ULG's Language Services Blog

Internationalization vs. Globalization, What's the Difference?

This article was originally published in November 2016 and has been updated.

The world is now more interconnected than ever before. The ease of travel, the internet in all of its forms and the wide availability of technology has made the world much smaller in an astonishingly short amount of time. In order to keep up with the rapid pace of change, businesses have had to radically re-examine what it means to be global in this very global age. These recent changes have lead to a development in business strategy terminology. Two of the most important of these new terms are internationalization and globalization.

In discussions around the importance of websites and applications, internationalization and globalization are of special interest to companies looking to expand their global reach.

But what’s the difference between internationalization vs globalization? To the average viewer, these two words should mean the same thing. After all, ‘global’ and ‘international’ are essentially synonyms for each other.

And yet, marketers and other business strategists talk about these terms as entirely separate concepts; there’s something unique about how these people think about globalization and internationalization.

In a typical dictionary these words may mean the same thing. But in the world of business, globalization and internationalization are actually two very different steps in the same process.

Globalization is a Strategy

When those in business development and strategy talk about globalization, they’re looking at the bigger picture. Globalization is the end goal for those designing an application or website for a worldwide audience.

A fully globalized app or website is fully available and functional in multiple languages. And given the pervasiveness of the web and apps in every aspect of our lives, a robust globalization strategy is vital for any business today.

But the full translation of a site or app into many languages doesn’t just happen. It’s a complicated procedure requiring the combined efforts of copy writers, designers and web developers. To reach the goal of full globalization, business strategists have to consider two other smaller processes within globalization. The last of those steps is localization, but first comes internationalization.

Internationalization is a Globalization Task

If globalization is the end goal, then internationalization is a task that has to be completed in order for the end goal to be achieved. To internationalize your company’s app or website means designing them with full globalization in mind.

From a coding standpoint, this means that the text of labels and drop down menus shouldn’t be hardcoded into the application. This will allow for easier translation down the line.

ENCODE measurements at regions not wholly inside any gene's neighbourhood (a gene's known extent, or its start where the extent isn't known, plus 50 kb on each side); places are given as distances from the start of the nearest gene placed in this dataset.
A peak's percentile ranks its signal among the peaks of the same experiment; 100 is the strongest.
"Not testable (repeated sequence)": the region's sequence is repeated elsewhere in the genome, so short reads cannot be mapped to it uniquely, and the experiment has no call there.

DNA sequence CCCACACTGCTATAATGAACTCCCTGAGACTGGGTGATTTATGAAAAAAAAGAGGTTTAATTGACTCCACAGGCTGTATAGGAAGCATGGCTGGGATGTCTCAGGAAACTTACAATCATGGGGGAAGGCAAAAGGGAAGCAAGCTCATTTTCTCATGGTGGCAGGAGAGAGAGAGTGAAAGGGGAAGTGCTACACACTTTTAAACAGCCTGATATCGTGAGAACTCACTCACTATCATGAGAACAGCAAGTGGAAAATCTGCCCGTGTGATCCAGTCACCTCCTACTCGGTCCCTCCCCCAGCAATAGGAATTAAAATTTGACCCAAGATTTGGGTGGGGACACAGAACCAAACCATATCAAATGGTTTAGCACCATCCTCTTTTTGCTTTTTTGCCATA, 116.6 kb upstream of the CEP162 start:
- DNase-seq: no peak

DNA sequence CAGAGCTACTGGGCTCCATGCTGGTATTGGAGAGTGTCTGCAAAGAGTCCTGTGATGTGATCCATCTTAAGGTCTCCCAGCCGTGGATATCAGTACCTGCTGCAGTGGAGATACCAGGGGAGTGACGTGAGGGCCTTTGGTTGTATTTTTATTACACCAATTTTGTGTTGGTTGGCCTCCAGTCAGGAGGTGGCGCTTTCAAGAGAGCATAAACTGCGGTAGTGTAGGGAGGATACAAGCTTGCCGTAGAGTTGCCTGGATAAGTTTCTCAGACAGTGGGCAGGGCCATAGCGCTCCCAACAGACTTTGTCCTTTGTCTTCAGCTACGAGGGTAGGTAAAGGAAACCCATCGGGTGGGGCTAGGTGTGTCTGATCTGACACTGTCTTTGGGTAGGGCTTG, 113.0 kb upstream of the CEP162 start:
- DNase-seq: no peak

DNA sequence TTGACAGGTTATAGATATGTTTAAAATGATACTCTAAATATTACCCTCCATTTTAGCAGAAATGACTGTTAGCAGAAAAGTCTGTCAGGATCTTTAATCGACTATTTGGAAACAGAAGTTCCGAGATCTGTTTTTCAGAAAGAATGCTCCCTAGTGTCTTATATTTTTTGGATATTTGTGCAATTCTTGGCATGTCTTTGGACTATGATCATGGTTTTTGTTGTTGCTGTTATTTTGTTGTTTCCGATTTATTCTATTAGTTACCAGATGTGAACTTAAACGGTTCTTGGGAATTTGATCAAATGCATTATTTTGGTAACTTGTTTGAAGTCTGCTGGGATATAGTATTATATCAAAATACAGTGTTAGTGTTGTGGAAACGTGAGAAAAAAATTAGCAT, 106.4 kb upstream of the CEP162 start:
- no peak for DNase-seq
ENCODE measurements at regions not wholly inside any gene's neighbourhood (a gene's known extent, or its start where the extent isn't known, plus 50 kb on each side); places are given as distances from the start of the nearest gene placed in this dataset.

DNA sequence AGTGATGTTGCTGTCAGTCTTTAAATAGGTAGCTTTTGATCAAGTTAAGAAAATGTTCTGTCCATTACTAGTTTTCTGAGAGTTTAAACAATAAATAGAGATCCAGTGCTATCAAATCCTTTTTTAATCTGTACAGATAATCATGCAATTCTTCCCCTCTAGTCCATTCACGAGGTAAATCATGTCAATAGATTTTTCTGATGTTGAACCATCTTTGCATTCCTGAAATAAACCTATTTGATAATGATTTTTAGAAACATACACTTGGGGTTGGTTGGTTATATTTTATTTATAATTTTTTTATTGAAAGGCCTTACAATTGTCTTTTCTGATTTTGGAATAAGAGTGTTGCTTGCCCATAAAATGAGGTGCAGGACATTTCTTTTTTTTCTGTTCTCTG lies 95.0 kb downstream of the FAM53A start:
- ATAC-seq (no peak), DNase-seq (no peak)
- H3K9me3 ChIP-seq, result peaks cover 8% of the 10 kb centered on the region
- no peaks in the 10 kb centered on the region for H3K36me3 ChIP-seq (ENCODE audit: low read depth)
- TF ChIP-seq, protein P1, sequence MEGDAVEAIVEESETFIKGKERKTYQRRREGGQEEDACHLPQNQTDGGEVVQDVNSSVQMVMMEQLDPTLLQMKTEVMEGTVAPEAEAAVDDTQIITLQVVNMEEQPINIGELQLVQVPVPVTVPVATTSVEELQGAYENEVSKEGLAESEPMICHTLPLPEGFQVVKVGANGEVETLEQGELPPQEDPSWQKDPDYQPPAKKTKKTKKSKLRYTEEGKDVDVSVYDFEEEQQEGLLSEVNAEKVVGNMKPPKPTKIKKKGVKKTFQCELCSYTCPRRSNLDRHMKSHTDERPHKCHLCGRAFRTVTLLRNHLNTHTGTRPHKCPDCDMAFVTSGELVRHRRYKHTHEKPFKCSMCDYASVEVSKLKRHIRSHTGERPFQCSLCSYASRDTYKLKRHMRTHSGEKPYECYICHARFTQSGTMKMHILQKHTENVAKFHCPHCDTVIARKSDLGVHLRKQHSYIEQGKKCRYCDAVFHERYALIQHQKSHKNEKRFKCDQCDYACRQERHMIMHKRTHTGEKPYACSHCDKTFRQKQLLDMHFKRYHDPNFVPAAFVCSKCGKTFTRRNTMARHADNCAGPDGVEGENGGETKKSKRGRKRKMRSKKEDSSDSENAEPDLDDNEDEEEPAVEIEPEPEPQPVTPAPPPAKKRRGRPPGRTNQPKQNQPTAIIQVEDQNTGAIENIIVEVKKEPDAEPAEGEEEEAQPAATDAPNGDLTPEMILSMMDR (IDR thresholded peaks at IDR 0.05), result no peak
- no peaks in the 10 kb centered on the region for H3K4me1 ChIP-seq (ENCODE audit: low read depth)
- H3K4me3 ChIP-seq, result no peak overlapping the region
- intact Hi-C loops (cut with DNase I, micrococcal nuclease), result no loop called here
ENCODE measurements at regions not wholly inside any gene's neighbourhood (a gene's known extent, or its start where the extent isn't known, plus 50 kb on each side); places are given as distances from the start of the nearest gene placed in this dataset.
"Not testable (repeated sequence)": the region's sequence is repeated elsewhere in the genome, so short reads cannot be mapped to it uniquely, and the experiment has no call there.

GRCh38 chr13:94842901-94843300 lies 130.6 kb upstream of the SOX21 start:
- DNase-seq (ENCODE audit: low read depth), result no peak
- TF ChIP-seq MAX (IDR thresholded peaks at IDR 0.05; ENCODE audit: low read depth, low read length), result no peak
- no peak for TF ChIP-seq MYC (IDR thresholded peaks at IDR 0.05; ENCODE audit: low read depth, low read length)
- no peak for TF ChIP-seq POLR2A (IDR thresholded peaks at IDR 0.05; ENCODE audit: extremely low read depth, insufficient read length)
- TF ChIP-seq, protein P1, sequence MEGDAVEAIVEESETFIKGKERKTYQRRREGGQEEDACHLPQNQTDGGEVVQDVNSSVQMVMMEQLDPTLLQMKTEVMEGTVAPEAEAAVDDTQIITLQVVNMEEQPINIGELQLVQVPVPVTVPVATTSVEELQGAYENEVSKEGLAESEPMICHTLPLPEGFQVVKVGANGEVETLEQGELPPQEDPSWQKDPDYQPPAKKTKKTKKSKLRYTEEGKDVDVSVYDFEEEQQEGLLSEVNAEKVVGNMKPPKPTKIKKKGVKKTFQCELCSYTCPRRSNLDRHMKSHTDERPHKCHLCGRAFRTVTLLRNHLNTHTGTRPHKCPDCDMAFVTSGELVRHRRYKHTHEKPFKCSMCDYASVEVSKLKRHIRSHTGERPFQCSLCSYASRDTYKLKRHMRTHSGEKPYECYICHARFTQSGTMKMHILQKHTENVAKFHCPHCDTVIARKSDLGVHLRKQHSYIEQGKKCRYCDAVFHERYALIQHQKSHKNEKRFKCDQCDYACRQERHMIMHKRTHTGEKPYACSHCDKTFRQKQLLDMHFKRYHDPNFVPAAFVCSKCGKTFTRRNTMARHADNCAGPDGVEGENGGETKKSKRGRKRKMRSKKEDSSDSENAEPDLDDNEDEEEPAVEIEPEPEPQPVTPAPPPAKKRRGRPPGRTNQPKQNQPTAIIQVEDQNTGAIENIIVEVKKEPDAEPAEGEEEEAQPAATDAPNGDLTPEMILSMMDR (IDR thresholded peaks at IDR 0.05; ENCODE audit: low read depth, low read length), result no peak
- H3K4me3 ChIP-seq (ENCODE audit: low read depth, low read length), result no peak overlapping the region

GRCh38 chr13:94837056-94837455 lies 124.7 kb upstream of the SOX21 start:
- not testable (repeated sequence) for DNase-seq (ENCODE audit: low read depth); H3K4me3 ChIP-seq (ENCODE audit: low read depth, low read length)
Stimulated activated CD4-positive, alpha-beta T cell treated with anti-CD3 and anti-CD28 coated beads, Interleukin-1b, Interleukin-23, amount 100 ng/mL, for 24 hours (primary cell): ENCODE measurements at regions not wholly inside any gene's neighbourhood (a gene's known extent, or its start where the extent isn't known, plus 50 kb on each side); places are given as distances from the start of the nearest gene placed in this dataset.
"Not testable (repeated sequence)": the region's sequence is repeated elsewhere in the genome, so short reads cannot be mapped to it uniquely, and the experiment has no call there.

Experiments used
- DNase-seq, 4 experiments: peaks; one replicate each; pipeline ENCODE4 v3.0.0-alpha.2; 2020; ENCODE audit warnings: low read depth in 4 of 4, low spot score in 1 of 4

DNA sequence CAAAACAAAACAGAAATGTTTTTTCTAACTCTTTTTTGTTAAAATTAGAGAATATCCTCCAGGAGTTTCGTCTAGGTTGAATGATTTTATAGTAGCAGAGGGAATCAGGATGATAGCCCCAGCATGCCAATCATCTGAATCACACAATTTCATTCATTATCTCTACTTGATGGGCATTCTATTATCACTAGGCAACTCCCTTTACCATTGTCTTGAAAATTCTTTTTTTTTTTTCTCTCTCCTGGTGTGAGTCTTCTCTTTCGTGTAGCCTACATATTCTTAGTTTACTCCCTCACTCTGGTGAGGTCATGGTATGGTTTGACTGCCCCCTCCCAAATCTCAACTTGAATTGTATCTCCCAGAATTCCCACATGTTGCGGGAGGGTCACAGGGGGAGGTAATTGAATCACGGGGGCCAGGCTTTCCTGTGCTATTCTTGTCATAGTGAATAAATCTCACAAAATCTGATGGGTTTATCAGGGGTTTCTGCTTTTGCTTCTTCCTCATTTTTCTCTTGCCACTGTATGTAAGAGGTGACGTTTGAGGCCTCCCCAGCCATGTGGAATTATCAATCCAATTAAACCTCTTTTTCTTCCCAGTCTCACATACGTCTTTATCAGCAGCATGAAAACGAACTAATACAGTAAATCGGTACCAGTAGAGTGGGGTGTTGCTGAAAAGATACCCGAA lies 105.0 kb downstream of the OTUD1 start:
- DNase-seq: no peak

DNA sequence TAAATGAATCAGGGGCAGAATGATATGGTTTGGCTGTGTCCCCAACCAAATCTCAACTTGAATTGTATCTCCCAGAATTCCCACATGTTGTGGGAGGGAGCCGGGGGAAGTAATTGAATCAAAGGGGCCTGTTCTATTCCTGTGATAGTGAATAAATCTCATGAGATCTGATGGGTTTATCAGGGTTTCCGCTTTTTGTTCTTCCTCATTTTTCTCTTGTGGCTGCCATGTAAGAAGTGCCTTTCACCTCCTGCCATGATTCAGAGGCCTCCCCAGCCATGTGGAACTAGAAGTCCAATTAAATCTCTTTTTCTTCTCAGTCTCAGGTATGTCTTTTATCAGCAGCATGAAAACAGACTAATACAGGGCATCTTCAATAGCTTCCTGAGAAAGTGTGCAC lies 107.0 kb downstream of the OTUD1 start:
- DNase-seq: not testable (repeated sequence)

Internationalization means writing all web copy in a style like global English, again so that everything is easier to translate into various languages. If sentences are short and vocabulary is limited, the translation process will go much faster and cost less. Additionally, internationalizing an app means it’s designed so that a change in such things as different time formats and currencies won’t affect its functionality.

When an app or site has been designed internationally, you’re halfway there to full globalization.

Localization is the Final Step

After a website has been fully internationalized it then enters the process of localization, which is the step of actually translating it into a new language or languages. Here is where all of the work you put into internationalizing pays off.

Localization, of course, takes it a step or two further than simple, literal translation. Especially important for marketing, the localizing process ensures that text is not understandable in other languages but also that the writing flows well and gets across the same message no matter what language it’s in.

Although it can take some time and trial and error, localization can be a smooth and relatively quick process if internationalization has been properly addressed.

After a site has been both internationalized and localized, it is then fully globalized. Although the process can at first seem terribly complicated, globalization is well within every business’s reach. If you can find the right resources, design your site for global audience and take special care as you translate your online presence, your business can take a step into this brave new world of possibilities.